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If you belong to a gym, you are aware that during the first month of the year, it is stiflingly crowded with sweaty and unfit individuals, all the classes are full, and you are unable to use any of the machines you want.
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You might be more conscious of the similarly peculiar reality that commercial gyms usually appear to have a widely marketed “special” membership deal going on if your connection with the keep-fit industry is more along the lines of passing the gym on your way to the cake shop.
Paying the full freight rack rate for a hotel room is far easier to accomplish than paying the full whack advertised rate at a gym, unless you do the most expensive thing you can do in terms of physical culture and join the gym right after the Christmas holidays.
The “Sweaty January” phenomena is not a hoax or a joke, as we have seen the books of a few gym chains, and it is essentially impossible to run an economically
viable gym without taking it into consideration. Instead, it is a key aspect of the industry’s economics.
Typically, January is the month when 75% of all gym subscriptions are signed up for.
Additionally, the industry’s economics rely heavily on the reality that a sizable portion of January enrollees will only come in three or four times before their membership ends in a flailing flop of weight that isn’t dropped at the end of the year.
Gym memberships have really pushed things to the limit when it comes to this model of making people pay for a lot more of the product than they have any likelihood of using. The founder of Colman’s Mustard once claimed that his fortune was based on the bit of mustard that everyone left behind on their plate.
Starting everything off is the subscription
Many for-profit gyms won’t admit you at all if you pay as you go, no matter how much you beg.
There are many others who do, but unless you visit a facility that is supported by the local government or is otherwise free, you will be required to pay the full January charge plus more as a single visitor.
The owners of gyms do not want anyone to develop the idea that coming to the gym is something you can pick up and put down, and that it is only enjoyable at the beginning of the year, much like a dog is during the Christmas season.
Naturally, many gym owners are ardent believers who sincerely want you to devote to your own physical health and fitness, but regardless of whether they do or don’t, they are still under the same commercial pressure. Renting a life and the main source of that business pressure is rent.
A gym is a high-fixed-cost business, and the reason for this is that gym clients require substantially more space than other high-street retail customers do, have much stricter requirements for the specifications of that space, and typically occupy it for longer periods of time.
Imagine your neighborhood grocery, a small department store, or a clothing store during a time when business is brisk.
Consider a second mental image of your neighborhood gym during a similarly busy time, and let’s compare the two. We can observe that even in a snapshot, doesn’t the retail store have more people per square foot?
When we say this, most people tend to agree that even in the gym owner’s ideal scenario of rows upon rows of people pounding away on identical and closely spaced exercise bikes or treadmills, you just can’t pack them as tightly as consumers.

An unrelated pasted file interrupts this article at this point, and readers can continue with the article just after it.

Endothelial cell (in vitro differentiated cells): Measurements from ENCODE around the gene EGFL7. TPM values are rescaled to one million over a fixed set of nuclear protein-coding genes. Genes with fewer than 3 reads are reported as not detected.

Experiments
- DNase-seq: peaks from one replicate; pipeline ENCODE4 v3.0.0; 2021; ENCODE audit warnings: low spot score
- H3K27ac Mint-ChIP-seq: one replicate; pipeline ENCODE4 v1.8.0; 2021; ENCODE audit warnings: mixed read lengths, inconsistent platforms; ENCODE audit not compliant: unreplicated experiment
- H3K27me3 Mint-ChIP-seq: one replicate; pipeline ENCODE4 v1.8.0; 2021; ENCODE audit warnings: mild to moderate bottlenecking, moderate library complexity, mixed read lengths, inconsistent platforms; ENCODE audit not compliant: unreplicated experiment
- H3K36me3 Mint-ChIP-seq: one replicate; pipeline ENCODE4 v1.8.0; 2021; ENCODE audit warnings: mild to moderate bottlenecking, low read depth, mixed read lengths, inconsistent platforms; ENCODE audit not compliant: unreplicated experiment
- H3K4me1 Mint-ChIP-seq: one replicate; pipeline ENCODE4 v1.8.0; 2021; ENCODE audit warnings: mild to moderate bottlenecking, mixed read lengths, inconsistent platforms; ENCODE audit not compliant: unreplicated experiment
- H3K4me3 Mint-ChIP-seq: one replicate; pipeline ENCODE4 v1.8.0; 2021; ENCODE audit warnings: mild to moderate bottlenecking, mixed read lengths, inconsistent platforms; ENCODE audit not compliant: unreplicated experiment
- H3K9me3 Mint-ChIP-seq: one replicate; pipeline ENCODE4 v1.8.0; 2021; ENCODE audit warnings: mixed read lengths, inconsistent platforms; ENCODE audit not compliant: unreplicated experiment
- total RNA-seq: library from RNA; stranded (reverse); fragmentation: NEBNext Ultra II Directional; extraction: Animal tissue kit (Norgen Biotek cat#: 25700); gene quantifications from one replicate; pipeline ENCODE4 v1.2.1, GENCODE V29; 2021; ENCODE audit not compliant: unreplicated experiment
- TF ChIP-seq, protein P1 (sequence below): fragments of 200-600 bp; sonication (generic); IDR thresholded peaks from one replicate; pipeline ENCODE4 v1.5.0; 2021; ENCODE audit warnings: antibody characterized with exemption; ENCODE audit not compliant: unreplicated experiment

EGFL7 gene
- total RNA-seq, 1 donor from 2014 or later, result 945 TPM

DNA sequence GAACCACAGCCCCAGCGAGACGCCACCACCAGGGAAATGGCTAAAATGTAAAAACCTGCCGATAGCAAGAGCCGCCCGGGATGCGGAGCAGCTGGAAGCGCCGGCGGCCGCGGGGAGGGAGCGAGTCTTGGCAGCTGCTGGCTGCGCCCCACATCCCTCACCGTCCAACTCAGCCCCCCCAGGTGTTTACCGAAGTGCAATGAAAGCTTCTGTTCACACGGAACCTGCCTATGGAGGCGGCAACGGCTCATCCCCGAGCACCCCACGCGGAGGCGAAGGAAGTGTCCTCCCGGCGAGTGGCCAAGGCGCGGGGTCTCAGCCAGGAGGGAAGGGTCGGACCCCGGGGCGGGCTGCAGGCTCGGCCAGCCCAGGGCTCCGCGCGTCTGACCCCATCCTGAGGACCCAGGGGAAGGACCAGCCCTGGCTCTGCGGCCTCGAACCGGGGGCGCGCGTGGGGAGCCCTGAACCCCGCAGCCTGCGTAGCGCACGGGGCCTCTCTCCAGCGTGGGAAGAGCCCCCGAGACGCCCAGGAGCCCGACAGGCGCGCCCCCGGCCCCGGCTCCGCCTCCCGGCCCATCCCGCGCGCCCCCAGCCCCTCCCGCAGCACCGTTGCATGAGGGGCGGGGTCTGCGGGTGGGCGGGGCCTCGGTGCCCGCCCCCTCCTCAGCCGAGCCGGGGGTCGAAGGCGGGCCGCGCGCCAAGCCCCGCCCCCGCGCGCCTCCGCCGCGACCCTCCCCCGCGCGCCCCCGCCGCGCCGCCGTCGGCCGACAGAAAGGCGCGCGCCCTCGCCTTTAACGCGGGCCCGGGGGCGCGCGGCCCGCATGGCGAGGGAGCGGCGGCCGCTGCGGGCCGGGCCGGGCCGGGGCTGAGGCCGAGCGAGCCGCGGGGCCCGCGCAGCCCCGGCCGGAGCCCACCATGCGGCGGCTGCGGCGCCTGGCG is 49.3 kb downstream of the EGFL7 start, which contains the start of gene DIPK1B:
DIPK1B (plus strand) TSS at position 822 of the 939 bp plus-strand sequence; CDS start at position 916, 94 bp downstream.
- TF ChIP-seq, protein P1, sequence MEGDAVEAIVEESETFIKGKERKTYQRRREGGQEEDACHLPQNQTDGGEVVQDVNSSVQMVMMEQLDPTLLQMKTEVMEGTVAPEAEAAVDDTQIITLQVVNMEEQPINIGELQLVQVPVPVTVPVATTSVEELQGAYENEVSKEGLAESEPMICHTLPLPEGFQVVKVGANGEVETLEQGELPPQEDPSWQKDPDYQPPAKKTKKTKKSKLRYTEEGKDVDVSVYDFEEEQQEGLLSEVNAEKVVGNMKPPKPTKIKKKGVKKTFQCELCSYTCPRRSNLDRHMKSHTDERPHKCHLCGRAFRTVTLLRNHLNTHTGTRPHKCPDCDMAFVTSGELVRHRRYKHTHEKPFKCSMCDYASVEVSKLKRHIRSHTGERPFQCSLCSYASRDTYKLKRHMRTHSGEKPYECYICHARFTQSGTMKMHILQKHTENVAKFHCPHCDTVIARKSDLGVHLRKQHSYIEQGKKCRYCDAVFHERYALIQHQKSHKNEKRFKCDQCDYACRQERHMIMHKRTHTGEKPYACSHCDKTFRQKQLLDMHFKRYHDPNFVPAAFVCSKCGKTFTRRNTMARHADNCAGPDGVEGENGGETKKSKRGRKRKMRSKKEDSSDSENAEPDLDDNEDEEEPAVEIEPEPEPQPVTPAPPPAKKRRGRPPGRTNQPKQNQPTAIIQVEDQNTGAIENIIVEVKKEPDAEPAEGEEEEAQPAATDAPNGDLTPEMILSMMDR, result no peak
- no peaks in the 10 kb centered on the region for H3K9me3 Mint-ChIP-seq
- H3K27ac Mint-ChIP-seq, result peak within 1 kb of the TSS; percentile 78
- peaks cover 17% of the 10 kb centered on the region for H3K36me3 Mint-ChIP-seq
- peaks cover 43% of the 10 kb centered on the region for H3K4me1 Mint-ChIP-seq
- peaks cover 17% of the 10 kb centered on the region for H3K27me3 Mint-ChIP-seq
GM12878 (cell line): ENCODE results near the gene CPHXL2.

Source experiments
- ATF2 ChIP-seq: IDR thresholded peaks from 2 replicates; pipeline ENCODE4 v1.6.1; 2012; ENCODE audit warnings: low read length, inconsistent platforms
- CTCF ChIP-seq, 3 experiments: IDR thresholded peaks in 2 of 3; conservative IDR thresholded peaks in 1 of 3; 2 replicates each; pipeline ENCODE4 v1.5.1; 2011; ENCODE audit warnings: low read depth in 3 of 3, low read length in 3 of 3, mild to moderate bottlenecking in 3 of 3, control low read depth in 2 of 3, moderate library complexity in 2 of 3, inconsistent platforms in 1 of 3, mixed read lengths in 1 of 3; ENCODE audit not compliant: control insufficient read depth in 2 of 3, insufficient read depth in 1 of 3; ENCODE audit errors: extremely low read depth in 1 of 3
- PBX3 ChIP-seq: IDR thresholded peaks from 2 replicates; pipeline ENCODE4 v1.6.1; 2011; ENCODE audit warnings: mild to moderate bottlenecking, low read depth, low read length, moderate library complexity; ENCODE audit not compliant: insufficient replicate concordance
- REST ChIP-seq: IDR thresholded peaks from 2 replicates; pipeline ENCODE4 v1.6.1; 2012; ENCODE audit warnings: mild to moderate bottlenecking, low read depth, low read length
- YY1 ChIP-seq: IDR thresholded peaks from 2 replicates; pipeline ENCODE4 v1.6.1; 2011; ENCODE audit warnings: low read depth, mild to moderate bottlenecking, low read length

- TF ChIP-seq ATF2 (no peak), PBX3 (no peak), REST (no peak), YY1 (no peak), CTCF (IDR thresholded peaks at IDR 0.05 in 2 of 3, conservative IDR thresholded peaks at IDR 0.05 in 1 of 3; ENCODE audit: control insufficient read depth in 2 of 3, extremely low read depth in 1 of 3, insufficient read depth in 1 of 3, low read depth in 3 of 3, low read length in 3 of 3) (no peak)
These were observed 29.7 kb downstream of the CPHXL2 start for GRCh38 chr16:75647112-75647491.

Those who attend aerobics courses dance from foot to foot and wave their arms more frequently than shop consumers.
Now consider that gym patrons expect to be able to store their belongings while they are on the property and to take a shower afterward, in contrast to patrons of cafes or supermarkets.
Therefore, you must provide some space for a changing room for each customer for every square foot that the gym takes up in your mind’s eye.
Given how disastrously most attempts to break this taboo have failed, it is likely that this too needs to be gender-segregated, which will require even more room.
The actual killer is that most people in the shop will meander in, buy something, and depart in no more than twenty minutes, but the majority of individuals at the gym are likely to stay for at least an hour per visit.
When foot traffic is calculated on an hourly basis, gymnasia are incredibly wasteful in terms of how much room they use.
WHEN STABLE COSTS CONFORM TO STABLE BUDGET
Gyms have very bad foot traffic built into their business models, but they have outstanding conversion rates because, more or less by definition, everyone using the space is paying to do so and making a purchase as a result (revenue = footfall x sales per visit x average ticket size).
But because they are so ineffective at driving client turnover, it is very challenging to implement fixed cost economics because the amount you would need to charge per “sell” would wind up being out of reach for the majority of consumers.
Unless… unless you could get people to pay for the gym services even when they aren’t utilizing them, pushing the purchases per visit considerably higher than 100%.
The result is Sweaty January
Here, people pay in advance but only visit once, twice, or even four times throughout the year.
Then, realistically, people either decide that they have given the gym enough free money or decide that a gym membership is not for them and decide not to renew.
Or the gym owner’s nightmare, they join each January with good intentions and never return through mid-March before their burgeoning waistlines and mounting guilt convince them to enroll for the upcoming Christmas season.
Use it or lose it, the membership, is the story’s main lesson.
Or, if you’re going to have a brief period of good intentions, arrange it for the middle of the summer when gyms are clamoring for new customers and will
lower their fees correspondingly.
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